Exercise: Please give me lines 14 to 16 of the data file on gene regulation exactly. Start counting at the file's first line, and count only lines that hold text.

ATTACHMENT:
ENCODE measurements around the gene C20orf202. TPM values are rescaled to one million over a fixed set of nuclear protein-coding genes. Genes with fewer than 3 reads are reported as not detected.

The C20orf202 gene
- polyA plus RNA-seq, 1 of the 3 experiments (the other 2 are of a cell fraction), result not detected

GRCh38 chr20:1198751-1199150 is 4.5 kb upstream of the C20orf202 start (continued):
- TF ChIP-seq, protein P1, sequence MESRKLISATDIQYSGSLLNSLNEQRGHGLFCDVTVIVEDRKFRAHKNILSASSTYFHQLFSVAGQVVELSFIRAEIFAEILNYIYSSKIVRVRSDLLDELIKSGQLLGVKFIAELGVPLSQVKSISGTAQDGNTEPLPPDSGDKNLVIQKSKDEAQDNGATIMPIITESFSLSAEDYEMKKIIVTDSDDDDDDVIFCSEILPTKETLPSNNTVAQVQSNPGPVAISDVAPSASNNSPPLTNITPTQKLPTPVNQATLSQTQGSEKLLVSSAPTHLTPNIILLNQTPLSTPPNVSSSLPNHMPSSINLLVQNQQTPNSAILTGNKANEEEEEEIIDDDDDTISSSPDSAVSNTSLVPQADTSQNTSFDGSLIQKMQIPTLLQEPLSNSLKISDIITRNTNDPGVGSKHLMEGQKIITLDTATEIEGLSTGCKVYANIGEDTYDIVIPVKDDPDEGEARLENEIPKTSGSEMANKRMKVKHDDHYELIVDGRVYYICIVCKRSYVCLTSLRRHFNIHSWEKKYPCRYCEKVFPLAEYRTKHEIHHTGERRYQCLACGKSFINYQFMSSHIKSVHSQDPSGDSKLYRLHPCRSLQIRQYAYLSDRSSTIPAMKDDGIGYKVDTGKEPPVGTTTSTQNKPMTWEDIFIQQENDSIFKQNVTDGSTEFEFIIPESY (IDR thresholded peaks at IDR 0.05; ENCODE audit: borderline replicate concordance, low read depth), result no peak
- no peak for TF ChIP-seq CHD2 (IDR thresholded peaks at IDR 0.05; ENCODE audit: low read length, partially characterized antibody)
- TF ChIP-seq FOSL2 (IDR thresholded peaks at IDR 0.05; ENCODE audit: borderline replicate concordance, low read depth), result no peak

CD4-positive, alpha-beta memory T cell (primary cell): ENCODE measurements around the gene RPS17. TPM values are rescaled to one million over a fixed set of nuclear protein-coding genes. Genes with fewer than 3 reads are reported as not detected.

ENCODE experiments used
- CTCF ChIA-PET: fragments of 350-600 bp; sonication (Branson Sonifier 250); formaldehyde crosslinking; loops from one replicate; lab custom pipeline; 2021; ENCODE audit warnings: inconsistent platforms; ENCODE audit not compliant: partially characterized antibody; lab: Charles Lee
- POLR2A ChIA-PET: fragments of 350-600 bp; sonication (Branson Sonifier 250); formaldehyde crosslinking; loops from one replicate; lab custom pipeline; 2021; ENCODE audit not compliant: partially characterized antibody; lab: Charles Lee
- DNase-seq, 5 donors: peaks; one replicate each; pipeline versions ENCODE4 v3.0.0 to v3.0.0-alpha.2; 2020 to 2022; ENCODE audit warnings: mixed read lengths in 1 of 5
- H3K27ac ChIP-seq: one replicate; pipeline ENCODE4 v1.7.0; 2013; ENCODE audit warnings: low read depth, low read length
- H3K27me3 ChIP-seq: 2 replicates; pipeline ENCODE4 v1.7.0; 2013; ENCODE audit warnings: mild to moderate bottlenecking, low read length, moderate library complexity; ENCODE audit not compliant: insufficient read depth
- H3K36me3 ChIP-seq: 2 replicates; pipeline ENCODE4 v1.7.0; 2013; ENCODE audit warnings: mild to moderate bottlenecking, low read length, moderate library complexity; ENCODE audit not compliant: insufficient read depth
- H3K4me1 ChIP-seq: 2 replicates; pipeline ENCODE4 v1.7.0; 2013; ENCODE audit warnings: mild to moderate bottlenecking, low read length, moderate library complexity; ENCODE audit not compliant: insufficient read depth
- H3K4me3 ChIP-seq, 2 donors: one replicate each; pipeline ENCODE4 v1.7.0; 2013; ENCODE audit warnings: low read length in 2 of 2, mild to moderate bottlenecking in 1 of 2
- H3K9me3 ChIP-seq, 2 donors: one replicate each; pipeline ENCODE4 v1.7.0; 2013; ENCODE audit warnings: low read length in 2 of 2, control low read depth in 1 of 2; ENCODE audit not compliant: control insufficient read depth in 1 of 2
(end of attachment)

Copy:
- H3K27me3 ChIP-seq: 2 replicates; pipeline ENCODE4 v1.7.0; 2013; ENCODE audit warnings: mild to moderate bottlenecking, low read length, moderate library complexity; ENCODE audit not compliant: insufficient read depth
- H3K36me3 ChIP-seq: 2 replicates; pipeline ENCODE4 v1.7.0; 2013; ENCODE audit warnings: mild to moderate bottlenecking, low read length, moderate library complexity; ENCODE audit not compliant: insufficient read depth
- H3K4me1 ChIP-seq: 2 replicates; pipeline ENCODE4 v1.7.0; 2013; ENCODE audit warnings: mild to moderate bottlenecking, low read length, moderate library complexity; ENCODE audit not compliant: insufficient read depth